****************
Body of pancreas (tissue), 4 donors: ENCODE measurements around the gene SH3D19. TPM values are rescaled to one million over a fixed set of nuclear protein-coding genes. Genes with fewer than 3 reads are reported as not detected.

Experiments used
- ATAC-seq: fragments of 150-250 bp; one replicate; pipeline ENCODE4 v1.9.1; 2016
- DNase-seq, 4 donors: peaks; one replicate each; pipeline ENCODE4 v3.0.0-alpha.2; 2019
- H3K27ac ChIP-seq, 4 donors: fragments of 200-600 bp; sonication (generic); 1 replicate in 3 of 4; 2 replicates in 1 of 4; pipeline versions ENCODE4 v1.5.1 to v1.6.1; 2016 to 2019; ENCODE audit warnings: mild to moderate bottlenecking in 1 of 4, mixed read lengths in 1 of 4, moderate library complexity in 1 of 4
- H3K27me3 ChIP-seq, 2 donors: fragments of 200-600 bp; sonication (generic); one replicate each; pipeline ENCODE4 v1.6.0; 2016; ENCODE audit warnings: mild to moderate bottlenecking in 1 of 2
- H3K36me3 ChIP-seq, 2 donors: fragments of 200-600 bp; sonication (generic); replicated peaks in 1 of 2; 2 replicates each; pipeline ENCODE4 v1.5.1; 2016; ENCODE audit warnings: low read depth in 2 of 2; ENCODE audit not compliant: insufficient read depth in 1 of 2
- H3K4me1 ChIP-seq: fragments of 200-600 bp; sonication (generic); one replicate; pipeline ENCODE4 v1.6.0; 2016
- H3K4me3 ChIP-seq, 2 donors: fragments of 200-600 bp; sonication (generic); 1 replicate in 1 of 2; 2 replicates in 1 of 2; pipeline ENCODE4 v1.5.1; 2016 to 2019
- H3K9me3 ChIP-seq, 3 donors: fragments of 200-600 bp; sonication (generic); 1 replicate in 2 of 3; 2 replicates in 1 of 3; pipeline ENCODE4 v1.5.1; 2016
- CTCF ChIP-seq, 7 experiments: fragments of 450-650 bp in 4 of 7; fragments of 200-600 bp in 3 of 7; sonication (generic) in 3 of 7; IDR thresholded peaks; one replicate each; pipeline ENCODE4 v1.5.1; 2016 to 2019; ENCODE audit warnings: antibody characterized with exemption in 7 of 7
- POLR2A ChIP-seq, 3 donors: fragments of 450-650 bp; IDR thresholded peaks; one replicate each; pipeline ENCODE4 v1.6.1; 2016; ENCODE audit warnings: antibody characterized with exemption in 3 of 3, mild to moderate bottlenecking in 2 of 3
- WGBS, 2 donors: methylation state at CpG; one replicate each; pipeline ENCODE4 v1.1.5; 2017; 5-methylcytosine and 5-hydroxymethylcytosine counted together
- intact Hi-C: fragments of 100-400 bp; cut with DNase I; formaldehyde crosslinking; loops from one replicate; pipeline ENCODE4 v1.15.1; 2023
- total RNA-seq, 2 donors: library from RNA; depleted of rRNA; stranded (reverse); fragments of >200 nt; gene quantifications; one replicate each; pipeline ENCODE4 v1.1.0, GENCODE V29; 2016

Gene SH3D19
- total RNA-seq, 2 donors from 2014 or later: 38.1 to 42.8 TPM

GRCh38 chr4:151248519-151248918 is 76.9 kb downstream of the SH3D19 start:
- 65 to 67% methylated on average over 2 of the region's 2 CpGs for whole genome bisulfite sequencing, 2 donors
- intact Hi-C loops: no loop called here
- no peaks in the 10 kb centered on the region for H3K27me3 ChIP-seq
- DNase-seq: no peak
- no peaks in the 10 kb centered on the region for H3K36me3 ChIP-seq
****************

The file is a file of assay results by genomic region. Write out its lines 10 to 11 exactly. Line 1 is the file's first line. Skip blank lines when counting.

- H3K9me3 ChIP-seq, 3 donors: fragments of 200-600 bp; sonication (generic); 1 replicate in 2 of 3; 2 replicates in 1 of 3; pipeline ENCODE4 v1.5.1; 2016
- CTCF ChIP-seq, 7 experiments: fragments of 450-650 bp in 4 of 7; fragments of 200-600 bp in 3 of 7; sonication (generic) in 3 of 7; IDR thresholded peaks; one replicate each; pipeline ENCODE4 v1.5.1; 2016 to 2019; ENCODE audit warnings: antibody characterized with exemption in 7 of 7